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Reblogged:Ramaswami's Terrible Idea

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At the Federalist, David Harsanyi warns that a GOP presidential hopeful's policy idea would worse than backfire. That idea is Vivek Ramaswami's proposal to protect employees from what he calls "viewpoint censorship." (HT: Steve D.)

Set aside the fact, seemingly lost on Ramaswami, that only governments can censor, there is plenty not to like.

Harsanyi quotes the description of the proposal from the Wall Street Journal piece announcing Ramaswamy's candidacy, for the benefit of anyone kept out by the paywall -- and then explains his objections, which I quote here in part:
Image by cottonbro studio, via Pexels, license.
There's a significant moral and legal difference between firing a person over an immutable characteristic, such as his skin color, and a political opinion. Ramaswamy's idea, as far as I can tell, would not only make it illegal for Disney to fire a social conservative but for a Jewish restaurant to sever its relationship with a neo-Nazi, or a Catholic adoption agency to fire an employee who believes ninth-month abortions are "health care" and the nuclear family should be destroyed. Hedge funds would be compelled to keep a Trotskyite who believes profits are evil on the payroll and Wal-Mart would have to wait for the worker who spends his days trying to put big box chains out of business to leave of his volition.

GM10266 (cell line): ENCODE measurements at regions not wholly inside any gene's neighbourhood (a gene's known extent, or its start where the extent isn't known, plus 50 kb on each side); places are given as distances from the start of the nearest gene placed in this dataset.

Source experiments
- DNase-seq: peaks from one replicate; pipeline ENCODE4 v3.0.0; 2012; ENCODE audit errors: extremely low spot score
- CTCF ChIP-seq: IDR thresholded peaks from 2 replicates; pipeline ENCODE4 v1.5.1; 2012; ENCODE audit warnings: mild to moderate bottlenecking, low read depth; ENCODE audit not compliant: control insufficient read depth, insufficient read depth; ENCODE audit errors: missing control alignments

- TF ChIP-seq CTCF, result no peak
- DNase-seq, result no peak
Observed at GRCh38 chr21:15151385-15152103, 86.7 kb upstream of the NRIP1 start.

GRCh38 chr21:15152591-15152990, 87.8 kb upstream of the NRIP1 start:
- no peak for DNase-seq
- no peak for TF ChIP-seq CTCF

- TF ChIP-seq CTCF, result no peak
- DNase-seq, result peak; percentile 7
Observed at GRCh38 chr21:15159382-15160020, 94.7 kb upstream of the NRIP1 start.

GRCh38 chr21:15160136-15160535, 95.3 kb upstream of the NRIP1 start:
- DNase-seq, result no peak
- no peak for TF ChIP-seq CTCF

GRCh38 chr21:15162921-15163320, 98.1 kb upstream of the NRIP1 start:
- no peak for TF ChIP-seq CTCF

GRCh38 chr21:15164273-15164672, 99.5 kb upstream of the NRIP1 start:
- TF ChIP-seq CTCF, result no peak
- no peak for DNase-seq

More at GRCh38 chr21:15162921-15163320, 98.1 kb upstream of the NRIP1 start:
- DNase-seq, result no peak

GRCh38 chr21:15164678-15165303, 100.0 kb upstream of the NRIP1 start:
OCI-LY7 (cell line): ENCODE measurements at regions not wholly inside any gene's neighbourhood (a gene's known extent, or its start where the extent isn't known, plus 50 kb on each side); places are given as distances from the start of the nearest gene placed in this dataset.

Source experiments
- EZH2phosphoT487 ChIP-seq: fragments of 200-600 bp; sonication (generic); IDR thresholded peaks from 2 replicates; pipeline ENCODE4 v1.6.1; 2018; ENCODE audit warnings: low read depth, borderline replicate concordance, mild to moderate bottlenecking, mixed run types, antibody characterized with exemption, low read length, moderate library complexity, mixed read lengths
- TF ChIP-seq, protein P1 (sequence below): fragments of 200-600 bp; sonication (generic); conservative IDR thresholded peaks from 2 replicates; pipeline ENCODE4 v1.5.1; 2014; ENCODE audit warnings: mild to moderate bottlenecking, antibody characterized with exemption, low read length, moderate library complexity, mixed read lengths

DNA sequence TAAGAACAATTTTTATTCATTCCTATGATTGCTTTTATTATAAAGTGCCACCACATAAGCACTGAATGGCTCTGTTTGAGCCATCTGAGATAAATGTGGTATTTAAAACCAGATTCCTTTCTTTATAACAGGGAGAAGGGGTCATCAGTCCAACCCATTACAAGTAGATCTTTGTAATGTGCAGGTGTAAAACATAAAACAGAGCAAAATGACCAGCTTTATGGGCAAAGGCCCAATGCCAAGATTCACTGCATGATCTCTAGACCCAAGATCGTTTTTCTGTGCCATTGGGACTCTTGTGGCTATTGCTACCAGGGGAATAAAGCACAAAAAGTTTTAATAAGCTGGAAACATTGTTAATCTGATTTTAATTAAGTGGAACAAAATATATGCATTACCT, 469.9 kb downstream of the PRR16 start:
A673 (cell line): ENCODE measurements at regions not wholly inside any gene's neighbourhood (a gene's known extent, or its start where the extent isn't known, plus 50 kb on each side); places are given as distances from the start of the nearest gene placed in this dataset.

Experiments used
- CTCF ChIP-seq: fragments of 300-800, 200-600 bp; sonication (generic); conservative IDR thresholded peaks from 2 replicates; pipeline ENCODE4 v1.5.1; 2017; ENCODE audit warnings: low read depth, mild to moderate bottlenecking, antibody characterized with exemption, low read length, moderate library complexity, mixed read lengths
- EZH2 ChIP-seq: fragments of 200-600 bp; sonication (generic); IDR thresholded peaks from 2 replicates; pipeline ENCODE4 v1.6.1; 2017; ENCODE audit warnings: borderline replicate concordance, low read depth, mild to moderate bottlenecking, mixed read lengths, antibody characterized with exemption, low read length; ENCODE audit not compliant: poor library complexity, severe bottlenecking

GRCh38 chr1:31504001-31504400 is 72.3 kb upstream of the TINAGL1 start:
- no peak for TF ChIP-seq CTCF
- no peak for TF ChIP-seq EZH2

Corporations would be barred from firing executives who embarrass the company when publicly converting to Pastafarianism, even if stockholders lose millions. It is far more likely that such a law would only further politicize the marketplace as employers will be more interested in digging into the ideological dispositions of prospective employees. [italics in original, bold added]
Regulars here already know my opinion about anti-discrimination law: While the government should be barred from racial discrimination in employment and contracting decisions, it has no business interfering with how private individuals run their businesses because that is a violation of their property rights. (Yes, even scoundrels have rights.)

I would also add that, if it is wrong to force the likes of platforms such as Twitter or Facebook to provide a forum to anyone, it is also wrong to make any other business do so. And that is exactly what this proposal would do. (Harsanyi even compares this proposal to similar past proposals based on calling platform providers "public utilities" and finds it wanting. (!))

Whether for space economy or because such law has been so thoroughly normalized that nobody questions it, Harsanyi notes that Ramaswamy's proposal wrongly treats a choice (one's beliefs) like an accident of birth (e.g., racial characteristics). As a result, Ramaswamy's proposal would accordingly open up a whole new can of worms untouched by existing anti-discrimination law, in addition to being quite likely to backfire.

-- CAV

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